• Non-Contact Force

What are the different types of forces in physics? (numbering not reqd for list)

Ans:  There are at least ten different kinds of forces exist in the physics as follows:

  • Gravitational Force
  • Frictional Force
  • Electromagnetic Force
  • Air Resistance Force
  • Applied Force
  • Normal Force
  • Spring Force
  • Electrostatic Force
  • Tension Force
  • Nuclear Force

What are the different types of forces, and how do they all work?

Ans:  The following four different types of forces which held for the atomic particles to decay to the motion of whole galaxies:

  • Gravitational Force
  • Strong Nuclear Force
  • Weak Nuclear Force
  • Electromagnetic Force

They all work by an attraction or repulsion between two interacting objects and are defined through interactions between particles and fields. 

How accurate is it to say there are only 4 types of forces in the universe: gravity, weak nuclear force, electromagnetic force, and strong nuclear force?

Ans: The force of gravity, weak nuclear force, electromagnetic force, and strong nuclear force are four basic or fundamental forces in the universe.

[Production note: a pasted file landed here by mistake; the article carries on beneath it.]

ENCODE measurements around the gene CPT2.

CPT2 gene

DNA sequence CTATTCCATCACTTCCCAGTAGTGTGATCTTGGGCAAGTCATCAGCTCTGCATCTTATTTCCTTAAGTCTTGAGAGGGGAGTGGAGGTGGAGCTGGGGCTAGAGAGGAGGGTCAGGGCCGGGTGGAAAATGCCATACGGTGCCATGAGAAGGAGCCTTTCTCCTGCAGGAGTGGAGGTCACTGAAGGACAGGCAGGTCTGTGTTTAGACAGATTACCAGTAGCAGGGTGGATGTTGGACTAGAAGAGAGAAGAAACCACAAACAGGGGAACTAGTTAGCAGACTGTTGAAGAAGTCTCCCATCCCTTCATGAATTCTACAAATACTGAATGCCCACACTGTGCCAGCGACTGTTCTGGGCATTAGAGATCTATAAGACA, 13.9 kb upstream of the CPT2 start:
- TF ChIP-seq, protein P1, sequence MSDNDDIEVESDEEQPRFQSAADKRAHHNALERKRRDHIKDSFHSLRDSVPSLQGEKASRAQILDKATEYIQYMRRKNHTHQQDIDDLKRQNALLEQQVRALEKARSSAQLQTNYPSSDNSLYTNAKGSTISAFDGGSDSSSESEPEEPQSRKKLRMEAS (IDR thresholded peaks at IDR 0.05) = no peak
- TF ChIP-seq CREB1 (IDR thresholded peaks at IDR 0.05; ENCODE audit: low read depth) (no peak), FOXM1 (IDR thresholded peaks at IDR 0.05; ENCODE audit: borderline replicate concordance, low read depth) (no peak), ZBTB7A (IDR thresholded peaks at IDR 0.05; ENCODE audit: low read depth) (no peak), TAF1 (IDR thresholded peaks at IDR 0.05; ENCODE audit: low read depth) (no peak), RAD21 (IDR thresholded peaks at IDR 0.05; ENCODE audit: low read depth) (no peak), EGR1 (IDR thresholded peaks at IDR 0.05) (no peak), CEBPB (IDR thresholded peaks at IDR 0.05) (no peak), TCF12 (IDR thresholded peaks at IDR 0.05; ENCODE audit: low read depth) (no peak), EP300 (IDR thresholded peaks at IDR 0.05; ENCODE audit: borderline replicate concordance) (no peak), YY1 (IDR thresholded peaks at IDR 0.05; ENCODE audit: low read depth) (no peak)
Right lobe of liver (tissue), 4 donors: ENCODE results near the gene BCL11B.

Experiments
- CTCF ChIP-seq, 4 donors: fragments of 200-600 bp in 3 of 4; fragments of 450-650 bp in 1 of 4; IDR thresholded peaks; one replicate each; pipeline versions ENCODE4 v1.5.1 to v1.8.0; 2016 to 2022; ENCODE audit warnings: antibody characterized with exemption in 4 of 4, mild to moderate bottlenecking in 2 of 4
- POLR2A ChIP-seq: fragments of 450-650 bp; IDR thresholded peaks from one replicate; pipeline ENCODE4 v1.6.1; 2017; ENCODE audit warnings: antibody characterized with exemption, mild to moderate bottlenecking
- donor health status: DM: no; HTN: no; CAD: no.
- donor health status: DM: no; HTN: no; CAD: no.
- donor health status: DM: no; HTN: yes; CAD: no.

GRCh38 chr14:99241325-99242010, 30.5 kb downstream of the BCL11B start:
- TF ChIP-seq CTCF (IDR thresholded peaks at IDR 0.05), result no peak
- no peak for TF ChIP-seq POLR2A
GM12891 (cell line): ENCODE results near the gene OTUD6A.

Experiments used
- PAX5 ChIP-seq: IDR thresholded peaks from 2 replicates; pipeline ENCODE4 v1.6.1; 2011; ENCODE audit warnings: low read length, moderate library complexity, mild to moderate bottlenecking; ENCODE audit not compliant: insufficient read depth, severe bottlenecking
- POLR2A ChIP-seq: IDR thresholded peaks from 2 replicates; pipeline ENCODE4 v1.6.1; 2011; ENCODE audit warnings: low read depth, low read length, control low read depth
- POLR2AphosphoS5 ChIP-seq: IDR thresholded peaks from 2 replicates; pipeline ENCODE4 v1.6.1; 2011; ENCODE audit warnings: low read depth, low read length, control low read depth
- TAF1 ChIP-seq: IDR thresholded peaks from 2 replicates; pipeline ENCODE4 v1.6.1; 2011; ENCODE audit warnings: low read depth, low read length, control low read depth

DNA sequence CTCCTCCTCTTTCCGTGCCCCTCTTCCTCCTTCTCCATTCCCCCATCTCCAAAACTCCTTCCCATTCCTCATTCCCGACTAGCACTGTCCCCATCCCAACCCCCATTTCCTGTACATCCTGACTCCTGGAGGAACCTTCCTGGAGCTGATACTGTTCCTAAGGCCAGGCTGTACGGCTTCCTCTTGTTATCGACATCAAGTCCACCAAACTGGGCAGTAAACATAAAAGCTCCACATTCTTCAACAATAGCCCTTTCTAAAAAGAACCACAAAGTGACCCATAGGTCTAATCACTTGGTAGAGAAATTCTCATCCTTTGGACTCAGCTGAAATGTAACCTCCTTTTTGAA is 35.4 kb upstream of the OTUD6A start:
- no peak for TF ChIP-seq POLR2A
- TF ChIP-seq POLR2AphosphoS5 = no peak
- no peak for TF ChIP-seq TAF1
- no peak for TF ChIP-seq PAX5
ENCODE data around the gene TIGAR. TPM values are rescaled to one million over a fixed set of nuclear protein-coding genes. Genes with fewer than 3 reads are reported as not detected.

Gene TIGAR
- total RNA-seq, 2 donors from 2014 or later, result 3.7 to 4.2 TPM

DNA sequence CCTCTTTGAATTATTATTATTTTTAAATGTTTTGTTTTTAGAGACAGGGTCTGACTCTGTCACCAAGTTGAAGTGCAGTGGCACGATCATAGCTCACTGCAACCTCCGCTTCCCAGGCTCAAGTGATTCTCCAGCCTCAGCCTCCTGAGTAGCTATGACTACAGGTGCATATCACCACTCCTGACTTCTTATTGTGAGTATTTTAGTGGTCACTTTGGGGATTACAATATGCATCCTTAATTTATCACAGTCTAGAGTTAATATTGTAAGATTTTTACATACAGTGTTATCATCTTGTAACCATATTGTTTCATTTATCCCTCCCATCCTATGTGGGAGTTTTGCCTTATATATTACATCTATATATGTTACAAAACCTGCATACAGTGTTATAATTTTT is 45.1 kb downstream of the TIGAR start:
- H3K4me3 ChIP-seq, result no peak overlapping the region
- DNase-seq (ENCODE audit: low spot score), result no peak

These four fundamental forces are responsible for all the planets in the universe spinning, and the burning of the sun and stars act a distance from each planet. Also, they interact with every element to describe the universe.

Which type of force is tension?

Ans: Tension force is exerted on any object when it is in physical contact with another object.
Therefore, the tension force is the contact force.

Air resistance is what type of force?

Ans: Air resistance force is exerted on any object when it is in physical contact with another object.
Therefore, the air resistance force is the contact force.

Friction is what type of force?

Ans: Friction is exerted on any object when it is in physical contact with another object.
Therefore, the friction is the contact force.

What type of force is the lifting of water from the well?

Ans: Two types of contact forces is required to lifting of water from the well:

  • Muscular or Applied Force
  • Frictional Force. 

When applied or muscular force on the pulley through the rope to lifting with water from the well, it is counterbalanced by the friction force between rope and lift or pulley of the wheel.

Which type of force is available for every other force?

Ans: Gravitational force or force of gravity is available for other contact-non contact forces.

Whether large or small, every object exerts a gravitational force, an invisible natural force on another object.

Which is the weakest force?